Anthony Zuiker

He invented a franchise in one weekend

Just summing up what it takes to be considered for a Brandon Tartikoff Legacy Award makes Anthony Zuiker a natural choice. Tartikoff will always be remembered as an innovative and passionate programmer and television visionary. That goes for Zuiker, too. He created CBS' CSI franchise and it became one of the most successful and influential series of the new century.

And to “evoke the spirit of Tartikoff's generosity,” as the award is described, how could NATPE and Broadcasting & Cable do better than honor a man who likes to define himself by how much he's able to give back to his family, his community and his industry?

“Like Brandon, he has a real passion for this business and a billion ideas every fifteen minutes,” says NATPE chief Rick Feldman. “And, like Brandon, he disregards the ethos in this town and doesn't follow the crowd.”

The one thing that separates Zuiker not only from Tartikoff but from winners past and present is that he hasn't been a power player all that long, like most of the previous winners.

In fact, before CSI hit the airwaves, this was a guy who was earning money as a tram operator at the Mirage Hotel & Casino in Las Vegas as he struggled to sell feature-film scripts.

Then, one day, his wife, Jennifer, accidentally provided—in a gently nagging way—the epiphany that changed Zuiker's life.

“You know how, when your wife is eight months pregnant, you're only allowed out for one hour a week?” Zuiker says. “Well, I had a basketball in my hand and was ready to walk out when she insisted I watch this show, New Detectives, with her. Normally, I would have just said, 'Next time' and left, but this time I stayed.”

Zuiker was struck by how modern detectives could, using science and experience, examine one strand of hair and deduce a wealth of information. Inspired by the Discovery program, he wrote his pilot script for CSI in three days. Unencumbered by knowledge of the rules of television, he whipped off a show that was both familiar (police procedural) and totally fresh, leading to not just one hit series but three, revitalizing the entire network in the process. (These days, working on his new drama, The Man, he seems to knows everything about production costs, location, actors, and CBS' audience, He jokes, “It gives me so much to think about it that by the time I type 'Fade in,' I'm exhausted.”)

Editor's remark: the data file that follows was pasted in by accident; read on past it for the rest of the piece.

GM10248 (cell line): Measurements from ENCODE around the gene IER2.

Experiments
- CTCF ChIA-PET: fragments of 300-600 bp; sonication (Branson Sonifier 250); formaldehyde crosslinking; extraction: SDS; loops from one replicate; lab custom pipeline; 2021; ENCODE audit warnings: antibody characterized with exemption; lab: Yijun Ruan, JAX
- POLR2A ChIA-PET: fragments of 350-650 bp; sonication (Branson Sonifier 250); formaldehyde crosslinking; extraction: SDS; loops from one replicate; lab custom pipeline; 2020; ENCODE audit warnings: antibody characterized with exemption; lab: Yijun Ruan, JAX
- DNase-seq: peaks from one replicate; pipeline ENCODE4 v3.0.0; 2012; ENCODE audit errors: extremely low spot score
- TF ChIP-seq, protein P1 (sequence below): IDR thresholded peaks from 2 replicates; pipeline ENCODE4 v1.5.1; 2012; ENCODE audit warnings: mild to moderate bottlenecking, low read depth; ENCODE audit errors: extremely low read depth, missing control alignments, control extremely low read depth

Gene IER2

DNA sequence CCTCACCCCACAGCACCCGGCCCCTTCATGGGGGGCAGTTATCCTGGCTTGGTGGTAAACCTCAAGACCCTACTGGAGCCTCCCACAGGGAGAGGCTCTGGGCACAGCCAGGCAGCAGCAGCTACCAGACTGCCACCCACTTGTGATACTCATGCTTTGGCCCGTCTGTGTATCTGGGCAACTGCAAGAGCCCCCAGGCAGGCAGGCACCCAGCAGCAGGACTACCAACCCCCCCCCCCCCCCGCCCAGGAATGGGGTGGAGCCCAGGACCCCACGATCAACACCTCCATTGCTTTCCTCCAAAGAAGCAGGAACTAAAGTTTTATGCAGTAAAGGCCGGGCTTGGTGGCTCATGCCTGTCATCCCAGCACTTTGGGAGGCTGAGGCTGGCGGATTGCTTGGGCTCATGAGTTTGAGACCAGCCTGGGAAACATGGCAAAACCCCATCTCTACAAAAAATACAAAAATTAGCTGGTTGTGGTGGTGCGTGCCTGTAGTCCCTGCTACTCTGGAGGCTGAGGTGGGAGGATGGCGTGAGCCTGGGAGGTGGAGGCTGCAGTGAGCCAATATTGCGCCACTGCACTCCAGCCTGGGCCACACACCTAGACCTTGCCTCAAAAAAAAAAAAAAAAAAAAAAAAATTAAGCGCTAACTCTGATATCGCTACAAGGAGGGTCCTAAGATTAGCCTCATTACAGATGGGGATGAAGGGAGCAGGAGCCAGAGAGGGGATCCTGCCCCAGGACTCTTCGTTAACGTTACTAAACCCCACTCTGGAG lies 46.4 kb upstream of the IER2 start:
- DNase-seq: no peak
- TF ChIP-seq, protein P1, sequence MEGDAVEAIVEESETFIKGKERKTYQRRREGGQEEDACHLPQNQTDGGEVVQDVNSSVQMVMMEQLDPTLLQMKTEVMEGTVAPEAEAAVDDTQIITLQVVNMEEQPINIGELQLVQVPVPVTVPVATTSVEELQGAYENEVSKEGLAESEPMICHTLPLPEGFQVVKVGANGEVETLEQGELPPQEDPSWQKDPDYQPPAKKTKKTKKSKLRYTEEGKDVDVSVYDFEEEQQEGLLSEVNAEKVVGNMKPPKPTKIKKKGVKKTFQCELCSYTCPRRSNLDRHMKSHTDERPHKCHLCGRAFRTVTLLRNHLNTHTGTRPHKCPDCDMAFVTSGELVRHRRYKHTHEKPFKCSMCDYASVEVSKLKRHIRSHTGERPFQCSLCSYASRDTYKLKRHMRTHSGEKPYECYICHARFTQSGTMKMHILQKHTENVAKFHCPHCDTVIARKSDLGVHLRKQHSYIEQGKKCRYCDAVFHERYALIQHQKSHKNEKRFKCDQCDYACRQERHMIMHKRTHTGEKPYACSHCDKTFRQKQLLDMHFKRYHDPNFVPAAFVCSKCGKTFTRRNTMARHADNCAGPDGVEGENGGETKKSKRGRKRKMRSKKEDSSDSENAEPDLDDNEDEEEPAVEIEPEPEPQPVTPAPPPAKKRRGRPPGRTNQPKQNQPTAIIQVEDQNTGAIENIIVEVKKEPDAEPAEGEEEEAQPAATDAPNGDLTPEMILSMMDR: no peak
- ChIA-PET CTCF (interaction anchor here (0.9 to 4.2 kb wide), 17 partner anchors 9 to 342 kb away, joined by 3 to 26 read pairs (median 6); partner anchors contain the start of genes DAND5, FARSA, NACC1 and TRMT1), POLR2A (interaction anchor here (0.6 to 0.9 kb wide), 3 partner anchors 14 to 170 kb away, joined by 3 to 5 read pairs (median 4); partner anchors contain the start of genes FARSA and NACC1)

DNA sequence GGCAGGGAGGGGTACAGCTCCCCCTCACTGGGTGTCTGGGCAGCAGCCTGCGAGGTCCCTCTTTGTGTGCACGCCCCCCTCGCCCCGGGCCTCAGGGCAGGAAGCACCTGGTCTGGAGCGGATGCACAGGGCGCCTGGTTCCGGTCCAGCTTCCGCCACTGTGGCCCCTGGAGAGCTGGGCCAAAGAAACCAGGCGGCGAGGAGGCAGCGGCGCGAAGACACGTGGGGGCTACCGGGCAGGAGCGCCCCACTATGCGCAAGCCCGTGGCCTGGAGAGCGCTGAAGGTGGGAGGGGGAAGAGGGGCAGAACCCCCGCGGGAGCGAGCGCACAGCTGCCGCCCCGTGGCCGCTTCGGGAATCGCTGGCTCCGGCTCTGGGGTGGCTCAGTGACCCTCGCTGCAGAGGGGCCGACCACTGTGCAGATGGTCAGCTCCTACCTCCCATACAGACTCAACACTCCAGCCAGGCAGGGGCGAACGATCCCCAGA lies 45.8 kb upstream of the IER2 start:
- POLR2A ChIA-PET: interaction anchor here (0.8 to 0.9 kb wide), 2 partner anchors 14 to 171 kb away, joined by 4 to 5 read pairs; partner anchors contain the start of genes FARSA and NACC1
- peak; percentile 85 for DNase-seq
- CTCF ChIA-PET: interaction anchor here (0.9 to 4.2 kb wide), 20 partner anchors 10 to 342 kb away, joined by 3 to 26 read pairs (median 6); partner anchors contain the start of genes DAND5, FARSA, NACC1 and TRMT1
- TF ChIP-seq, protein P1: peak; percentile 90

But Zuiker isn't content with just a hit series or three—he's looking to transform the medium itself. “The one adjective that describes Anthony best is 'unique,'” says Carol Mendelsohn, another CSI executive producer. “He's the most creative person I've ever met, but he's also a smart businessman. He's always a forward thinker who knows no bounds: He imagines something and makes it happen. He's a force of nature.”

As an only child, Zuiker lived in his own imagination, inventing one board game after another. This kind of creative but analytical thinking first paid real dividends with the launch of the multi-sensory board game CSI: Senses. Zuiker's outside-the-(game)-box thinking then produced a live interactive show for CSI:NY viewers called CSI:Q, which involves text-messaging answers to questions about the show they're watching for a chance to win $10,000.

And he's just getting started. “I'm still warming up the brand,” he says, explaining that his next step is a CSI:Q board game with a DVD and four remotes so fans can watch the show together and answer questions not just about what has happened but about what might happen next. And in the long term, he wants to bring that concept to viewers watching actual CBS telecasts, having their phones in hand but competing for points with friends and family who may be scattered across the country.

“It makes television-watching less passive and also brings people together, re-creating a sense of community,” he says, adding that he even plans for quizzes about commercials to keep the remote out of viewers' hands.

He believes he can thus re-invent television at a time when many media experts are focused on phones, the computer and other technology, like iPods. “I know the bread-and-butter will always be the big box in your living room,” he says. “My mission for the next five years is to convince everyone from business people to wireless people about the central role of television.”

But unlike some Hollywood players, Zuiker is not so consumed with himself and his work that he forgets the world around him. “He's always willing to make time for talking to students or young producers,” says Feldman.

Zuiker—who lives in Nevada, where CSI is filmed—goes further, saying that the idea of “giving back” is a credo for him, whether helping industry neophytes, casting disabled actors or donating $1 million for a crime lab in nearby Henderson. And for all his fame and acclaim, Zuiker says that nothing made him happier than the days that he was able to write a check that would enable first his mother and then his father to retire: “Those were the defining moments in my life.”